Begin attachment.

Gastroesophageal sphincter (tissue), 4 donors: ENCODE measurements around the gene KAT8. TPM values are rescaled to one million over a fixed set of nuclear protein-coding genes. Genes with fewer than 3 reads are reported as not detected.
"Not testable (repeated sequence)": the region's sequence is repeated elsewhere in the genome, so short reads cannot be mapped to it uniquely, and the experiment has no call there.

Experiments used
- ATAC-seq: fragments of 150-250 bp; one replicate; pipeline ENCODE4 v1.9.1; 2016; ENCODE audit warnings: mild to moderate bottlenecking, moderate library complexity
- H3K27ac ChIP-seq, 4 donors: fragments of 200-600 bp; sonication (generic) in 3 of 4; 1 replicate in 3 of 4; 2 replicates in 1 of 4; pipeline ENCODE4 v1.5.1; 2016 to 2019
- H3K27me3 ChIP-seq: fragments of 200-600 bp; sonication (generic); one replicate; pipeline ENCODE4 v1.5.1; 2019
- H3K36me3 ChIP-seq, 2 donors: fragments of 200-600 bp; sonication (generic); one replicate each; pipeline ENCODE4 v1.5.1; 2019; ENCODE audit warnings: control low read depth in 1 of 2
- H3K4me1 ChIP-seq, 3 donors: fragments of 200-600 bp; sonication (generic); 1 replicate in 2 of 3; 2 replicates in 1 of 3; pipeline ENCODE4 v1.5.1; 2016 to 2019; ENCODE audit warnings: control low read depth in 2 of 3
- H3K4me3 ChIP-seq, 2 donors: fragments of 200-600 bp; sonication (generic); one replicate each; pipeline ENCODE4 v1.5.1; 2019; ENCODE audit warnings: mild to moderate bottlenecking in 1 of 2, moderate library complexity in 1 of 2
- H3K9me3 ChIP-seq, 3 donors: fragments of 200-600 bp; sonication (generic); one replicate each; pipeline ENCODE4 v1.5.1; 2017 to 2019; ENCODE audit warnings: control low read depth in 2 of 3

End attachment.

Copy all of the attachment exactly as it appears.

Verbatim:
Gastroesophageal sphincter (tissue), 4 donors: ENCODE measurements around the gene KAT8. TPM values are rescaled to one million over a fixed set of nuclear protein-coding genes. Genes with fewer than 3 reads are reported as not detected.
"Not testable (repeated sequence)": the region's sequence is repeated elsewhere in the genome, so short reads cannot be mapped to it uniquely, and the experiment has no call there.

Experiments used
- ATAC-seq: fragments of 150-250 bp; one replicate; pipeline ENCODE4 v1.9.1; 2016; ENCODE audit warnings: mild to moderate bottlenecking, moderate library complexity
- H3K27ac ChIP-seq, 4 donors: fragments of 200-600 bp; sonication (generic) in 3 of 4; 1 replicate in 3 of 4; 2 replicates in 1 of 4; pipeline ENCODE4 v1.5.1; 2016 to 2019
- H3K27me3 ChIP-seq: fragments of 200-600 bp; sonication (generic); one replicate; pipeline ENCODE4 v1.5.1; 2019
- H3K36me3 ChIP-seq, 2 donors: fragments of 200-600 bp; sonication (generic); one replicate each; pipeline ENCODE4 v1.5.1; 2019; ENCODE audit warnings: control low read depth in 1 of 2
- H3K4me1 ChIP-seq, 3 donors: fragments of 200-600 bp; sonication (generic); 1 replicate in 2 of 3; 2 replicates in 1 of 3; pipeline ENCODE4 v1.5.1; 2016 to 2019; ENCODE audit warnings: control low read depth in 2 of 3
- H3K4me3 ChIP-seq, 2 donors: fragments of 200-600 bp; sonication (generic); one replicate each; pipeline ENCODE4 v1.5.1; 2019; ENCODE audit warnings: mild to moderate bottlenecking in 1 of 2, moderate library complexity in 1 of 2
- H3K9me3 ChIP-seq, 3 donors: fragments of 200-600 bp; sonication (generic); one replicate each; pipeline ENCODE4 v1.5.1; 2017 to 2019; ENCODE audit warnings: control low read depth in 2 of 3